Families have been buzzing about the recent Netflix price increases and brand changes. We’ve talked about rebranding your company quite a few times before. When Starbucks changed its logo a few months back, the industry was keen on pointing out how the change might affect the company’s image. However, when Starbucks tweaked its logo, it did not tweak its brand message or brand experience. Netflix, on the other hand, is taking rebranding to a whole new level and many are extremely concerned about the consequences.
Netflix was established in 1997 in Los Gatos, California. Just a few short years after conception, Netflix begin offering subscription-based distribution, where consumers could pay a monthly fee for access to thousands of videos. By 2009, Netflix has over 100,000 titles and over 10 million subscribers and had obtained “first run rights” to films from Paramount Pictures, MGM, Lions Gates Entertainment, Sony Pictures, Walt Disney, and more. By 2011, Netflix had 24.6 million US subscribers.
The brand was clear; “Watch Instantly,” and it was extremely successful. Subscribers, all 24.6 million of them, could simply use their game consoles, computers, or internet-TV’s to stream videos directly to any medium. Gone were the days of going down to the video rental store to walk through aisles of videos. With Netflix, you simply get online, search for what you want, and download instantly. The brand was powerful with a simple message and an effective consumer experience.
For example; when you think of movie rentals today as opposed to ten years ago, you think Netflix and Redbox, you no longer think Hollywood Video or Blockbuster.
Netflix Price Increase
Back in August, Netflix announced that it would be increasing subscription prices for all customers by a substantial amount for those who wanted to continue renting videos via DVD and mail. Those who chose streaming their movies would continue to pay at the same rate. The nearly 60% price increase cost Netflix over 1 million subscribers, and severely tarnished their brand reputation.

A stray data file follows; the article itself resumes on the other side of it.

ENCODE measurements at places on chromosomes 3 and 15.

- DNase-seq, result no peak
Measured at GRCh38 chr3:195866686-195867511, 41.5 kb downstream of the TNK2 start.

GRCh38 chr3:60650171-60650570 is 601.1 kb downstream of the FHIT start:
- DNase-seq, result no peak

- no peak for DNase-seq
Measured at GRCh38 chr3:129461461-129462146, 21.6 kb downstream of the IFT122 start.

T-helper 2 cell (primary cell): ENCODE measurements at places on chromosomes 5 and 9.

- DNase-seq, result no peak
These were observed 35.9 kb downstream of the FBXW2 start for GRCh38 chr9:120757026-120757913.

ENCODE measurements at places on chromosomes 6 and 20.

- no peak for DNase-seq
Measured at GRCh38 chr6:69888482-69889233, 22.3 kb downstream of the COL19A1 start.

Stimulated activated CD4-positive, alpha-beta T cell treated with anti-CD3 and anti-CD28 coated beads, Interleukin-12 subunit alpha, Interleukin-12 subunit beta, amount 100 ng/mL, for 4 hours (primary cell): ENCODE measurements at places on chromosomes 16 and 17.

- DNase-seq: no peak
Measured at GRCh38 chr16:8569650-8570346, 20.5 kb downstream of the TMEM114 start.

Why did they do it? Here’s a very interesting take:
Speaking of profit, the goal for Netflix is making money, not shipping DVDs or streaming videos. Since they pounded Blockbuster, they have emerged as the leading source for movies and TV show reruns. And you can make a good case that they have been underpricing for some time. Streaming is the future, so Netflix is not interested in subsidizing the DVD business for $2/month on top of the streaming fee. If you want DVD’s, you need to pay $8/month at a minimum. This will allow them to actually make money on the DVD side of the business. Some people will probably quit and rent from kiosks like RedBox instead, but these are customers at the margins. Netflix probably has good data to estimate what portion of their subscribers are likely to leave for kiosk services. (Mimiran.com)
Unfortunately, for a brand that has been committed to an experience of affordability, ease of use and instant access, the price increases have not gone over well.